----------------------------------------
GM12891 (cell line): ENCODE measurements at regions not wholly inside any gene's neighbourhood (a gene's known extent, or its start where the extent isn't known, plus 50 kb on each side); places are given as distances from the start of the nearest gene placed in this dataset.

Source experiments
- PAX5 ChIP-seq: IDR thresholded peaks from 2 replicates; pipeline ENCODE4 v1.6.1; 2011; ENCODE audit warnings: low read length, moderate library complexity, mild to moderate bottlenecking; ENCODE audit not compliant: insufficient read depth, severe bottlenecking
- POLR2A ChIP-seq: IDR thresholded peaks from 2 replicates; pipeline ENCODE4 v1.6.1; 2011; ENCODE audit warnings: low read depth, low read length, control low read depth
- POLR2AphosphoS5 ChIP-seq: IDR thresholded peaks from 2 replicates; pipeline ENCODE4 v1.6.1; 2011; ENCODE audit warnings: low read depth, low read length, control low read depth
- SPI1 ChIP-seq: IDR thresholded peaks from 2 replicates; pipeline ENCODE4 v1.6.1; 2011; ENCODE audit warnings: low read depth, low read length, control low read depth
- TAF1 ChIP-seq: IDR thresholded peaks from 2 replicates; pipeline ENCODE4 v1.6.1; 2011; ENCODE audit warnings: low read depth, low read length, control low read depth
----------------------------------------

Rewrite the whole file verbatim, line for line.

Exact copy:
GM12891 (cell line): ENCODE measurements at regions not wholly inside any gene's neighbourhood (a gene's known extent, or its start where the extent isn't known, plus 50 kb on each side); places are given as distances from the start of the nearest gene placed in this dataset.

Source experiments
- PAX5 ChIP-seq: IDR thresholded peaks from 2 replicates; pipeline ENCODE4 v1.6.1; 2011; ENCODE audit warnings: low read length, moderate library complexity, mild to moderate bottlenecking; ENCODE audit not compliant: insufficient read depth, severe bottlenecking
- POLR2A ChIP-seq: IDR thresholded peaks from 2 replicates; pipeline ENCODE4 v1.6.1; 2011; ENCODE audit warnings: low read depth, low read length, control low read depth
- POLR2AphosphoS5 ChIP-seq: IDR thresholded peaks from 2 replicates; pipeline ENCODE4 v1.6.1; 2011; ENCODE audit warnings: low read depth, low read length, control low read depth
- SPI1 ChIP-seq: IDR thresholded peaks from 2 replicates; pipeline ENCODE4 v1.6.1; 2011; ENCODE audit warnings: low read depth, low read length, control low read depth
- TAF1 ChIP-seq: IDR thresholded peaks from 2 replicates; pipeline ENCODE4 v1.6.1; 2011; ENCODE audit warnings: low read depth, low read length, control low read depth